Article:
Barry G | 26 October 2012

Well said Ellena Your reasoning is born out by so much evidence in the media over the past few weeks Why do our men feel the need to denigrate and trivialise women Is there a fear inherent in this behaviour. The issues have to be addresed in the home, school workplace...........wherever the misogyny occurs and by women who have had enough of it. Are we women confident to do just that!
GAJ | 26 October 2012

"was sich liebt, neckt sich" a saying I believe from Goethe meaning: "people who like each other tease each other". There is a fine line between "rape" or unwanted "touching, acting" and the frequent and socially acceptable "flirting". Between the "protection" of the burka and the flaunting of bare flesh lies an enormous variety of "acceptable" or "frowned upon" behaviour and clothing. Good article but a bit onesided.
Theo verbeek | 26 October 2012

BARRY G, questioning people's passivity/apathy on this issue is not "blaming them" as you seem to think, and neither is it the meaning I got from Ellena's story. It's not about workplaces, or societal culture - it's about individuals snapping out of their apathetic/pathetic burueacratised view of life and having some balls (or ovums) to say something and actually care.
AURELIUS | 26 October 2012

Could the writer please continue the theme of rape, and write an article on marital rape. This event is alive and well here in Australia, among the literate and illiterate; among long-established Aussies and some immigrant groups. The veil of silence and disbelief must stop -- marital rape is a secret crime.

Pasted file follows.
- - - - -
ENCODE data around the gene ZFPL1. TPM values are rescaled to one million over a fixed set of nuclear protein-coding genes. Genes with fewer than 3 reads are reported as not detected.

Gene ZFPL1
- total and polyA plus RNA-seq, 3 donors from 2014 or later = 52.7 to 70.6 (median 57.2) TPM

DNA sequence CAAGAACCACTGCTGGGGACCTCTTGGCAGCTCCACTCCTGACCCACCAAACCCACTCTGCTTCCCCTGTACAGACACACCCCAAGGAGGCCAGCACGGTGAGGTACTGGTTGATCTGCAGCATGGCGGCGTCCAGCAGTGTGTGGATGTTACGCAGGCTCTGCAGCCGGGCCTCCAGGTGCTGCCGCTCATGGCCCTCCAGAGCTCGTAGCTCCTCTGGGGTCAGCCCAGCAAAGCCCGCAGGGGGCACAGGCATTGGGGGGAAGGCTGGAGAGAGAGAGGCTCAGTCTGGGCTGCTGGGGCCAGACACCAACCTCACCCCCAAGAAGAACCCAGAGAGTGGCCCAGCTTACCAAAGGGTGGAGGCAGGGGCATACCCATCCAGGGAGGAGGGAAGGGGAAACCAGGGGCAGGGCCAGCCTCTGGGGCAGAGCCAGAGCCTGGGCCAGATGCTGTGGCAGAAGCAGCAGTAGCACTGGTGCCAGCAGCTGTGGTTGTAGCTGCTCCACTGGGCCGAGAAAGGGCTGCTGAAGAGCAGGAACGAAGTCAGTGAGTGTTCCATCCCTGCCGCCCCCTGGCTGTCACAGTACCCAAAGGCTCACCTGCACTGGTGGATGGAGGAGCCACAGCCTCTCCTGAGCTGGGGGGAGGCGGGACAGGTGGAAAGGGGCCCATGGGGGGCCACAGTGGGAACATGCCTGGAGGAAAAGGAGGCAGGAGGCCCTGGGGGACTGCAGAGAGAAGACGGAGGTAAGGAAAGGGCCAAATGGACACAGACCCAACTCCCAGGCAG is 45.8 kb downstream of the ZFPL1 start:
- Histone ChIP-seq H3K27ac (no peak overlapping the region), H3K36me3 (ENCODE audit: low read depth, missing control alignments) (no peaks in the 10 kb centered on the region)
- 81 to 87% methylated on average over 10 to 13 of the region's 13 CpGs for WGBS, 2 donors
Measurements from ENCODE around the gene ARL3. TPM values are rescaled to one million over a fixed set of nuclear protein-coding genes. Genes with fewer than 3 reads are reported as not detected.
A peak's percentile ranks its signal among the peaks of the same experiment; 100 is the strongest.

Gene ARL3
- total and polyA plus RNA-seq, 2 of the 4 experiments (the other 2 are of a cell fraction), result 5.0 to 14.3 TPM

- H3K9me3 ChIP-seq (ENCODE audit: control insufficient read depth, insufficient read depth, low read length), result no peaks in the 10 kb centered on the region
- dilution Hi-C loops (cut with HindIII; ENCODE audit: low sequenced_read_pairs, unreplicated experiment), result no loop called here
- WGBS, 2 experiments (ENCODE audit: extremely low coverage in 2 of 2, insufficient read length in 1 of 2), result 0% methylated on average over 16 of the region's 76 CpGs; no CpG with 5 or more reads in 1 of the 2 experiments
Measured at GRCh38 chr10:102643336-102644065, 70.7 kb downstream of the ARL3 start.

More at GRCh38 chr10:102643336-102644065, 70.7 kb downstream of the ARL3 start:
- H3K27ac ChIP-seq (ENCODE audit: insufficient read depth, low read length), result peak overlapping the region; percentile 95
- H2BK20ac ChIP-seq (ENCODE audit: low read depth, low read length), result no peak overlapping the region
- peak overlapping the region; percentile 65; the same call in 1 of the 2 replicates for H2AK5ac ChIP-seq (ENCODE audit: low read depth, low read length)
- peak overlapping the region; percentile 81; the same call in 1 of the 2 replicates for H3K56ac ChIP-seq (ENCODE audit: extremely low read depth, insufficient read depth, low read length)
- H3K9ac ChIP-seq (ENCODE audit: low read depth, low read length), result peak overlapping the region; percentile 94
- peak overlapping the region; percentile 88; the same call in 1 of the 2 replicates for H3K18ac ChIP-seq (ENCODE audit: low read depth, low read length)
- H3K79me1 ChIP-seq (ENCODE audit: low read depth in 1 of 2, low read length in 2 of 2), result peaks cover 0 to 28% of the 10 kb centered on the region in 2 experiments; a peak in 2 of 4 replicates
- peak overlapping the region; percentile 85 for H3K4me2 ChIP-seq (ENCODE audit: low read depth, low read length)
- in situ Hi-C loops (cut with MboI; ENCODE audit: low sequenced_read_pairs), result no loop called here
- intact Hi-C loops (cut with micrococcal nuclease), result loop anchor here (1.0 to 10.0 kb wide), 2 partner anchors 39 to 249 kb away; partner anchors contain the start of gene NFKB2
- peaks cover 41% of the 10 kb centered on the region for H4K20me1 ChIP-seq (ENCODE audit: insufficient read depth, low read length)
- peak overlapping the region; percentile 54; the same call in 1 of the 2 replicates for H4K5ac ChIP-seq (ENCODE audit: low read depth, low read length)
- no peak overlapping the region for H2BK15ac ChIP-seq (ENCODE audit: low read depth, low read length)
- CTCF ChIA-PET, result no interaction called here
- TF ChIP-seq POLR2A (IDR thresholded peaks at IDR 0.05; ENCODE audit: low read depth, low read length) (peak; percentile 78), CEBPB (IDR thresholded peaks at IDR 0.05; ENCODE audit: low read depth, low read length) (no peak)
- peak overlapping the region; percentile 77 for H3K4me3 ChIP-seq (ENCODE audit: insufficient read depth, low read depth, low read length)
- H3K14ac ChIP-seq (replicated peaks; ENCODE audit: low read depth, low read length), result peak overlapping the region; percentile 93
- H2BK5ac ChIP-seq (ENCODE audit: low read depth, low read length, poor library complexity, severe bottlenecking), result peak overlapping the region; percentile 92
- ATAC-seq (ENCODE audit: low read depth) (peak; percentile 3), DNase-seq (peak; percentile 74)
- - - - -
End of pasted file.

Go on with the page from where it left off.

Ann Daly-Windsor | 27 October 2012

More on the role of bystanders, who are partially making a difference, with today's posting of a phone survey and comments calling for an all-of-community response from the sex discrimination commissioner. 'The research shows that one in four women (25%) and one in six men (16%) have been sexually harassed in the workplace in the past five years. If a person's entire lifetime is considered, the gender gap is even more profound with a third of women (33%) and less than one in ten men (9%) experiencing sexual harassment. 'Targets of sexual harassment are most likely to be women under 40 and harassers are most likely to be male co-workers. Women are at least five times more likely than men to have been harassed by a boss or employer. Men harassing women accounts for more than half of all sexual harassment, while male harassment of men accounts for nearly a quarter. 'Commissioner Broderick said that one of the most encouraging parts of the research concerned the role of bystanders - people who witnessed or later became aware of sexual harassment."Fifty-one per cent of people who were bystanders took some action to prevent or reduce the harm of the sexual harassment they were aware of," she said...."' The point I tried to make previously in response to Ellena's poignant article is that a deliberate and constructive engagement with men (as per the White Ribbon Day campaign), rather than a alienating labelling of the male gender, is more likely to be an effective strategy towards addressing this abuse of power and privilege, committed (as noted by Ellena and recorded in the survey) largely by men against women. link follows: http://www.probonoaustralia.com.au/news/2012/10/workplace-sexual-harassment-%E2%80%9Cextraordinary%E2%80%9D?utm_source=Pro+Bono+Australia+-+email+updates&utm_campaign=4b17b95a96-news_october_3010_30_2012&utm_medium=email
Barry G | 30 October 2012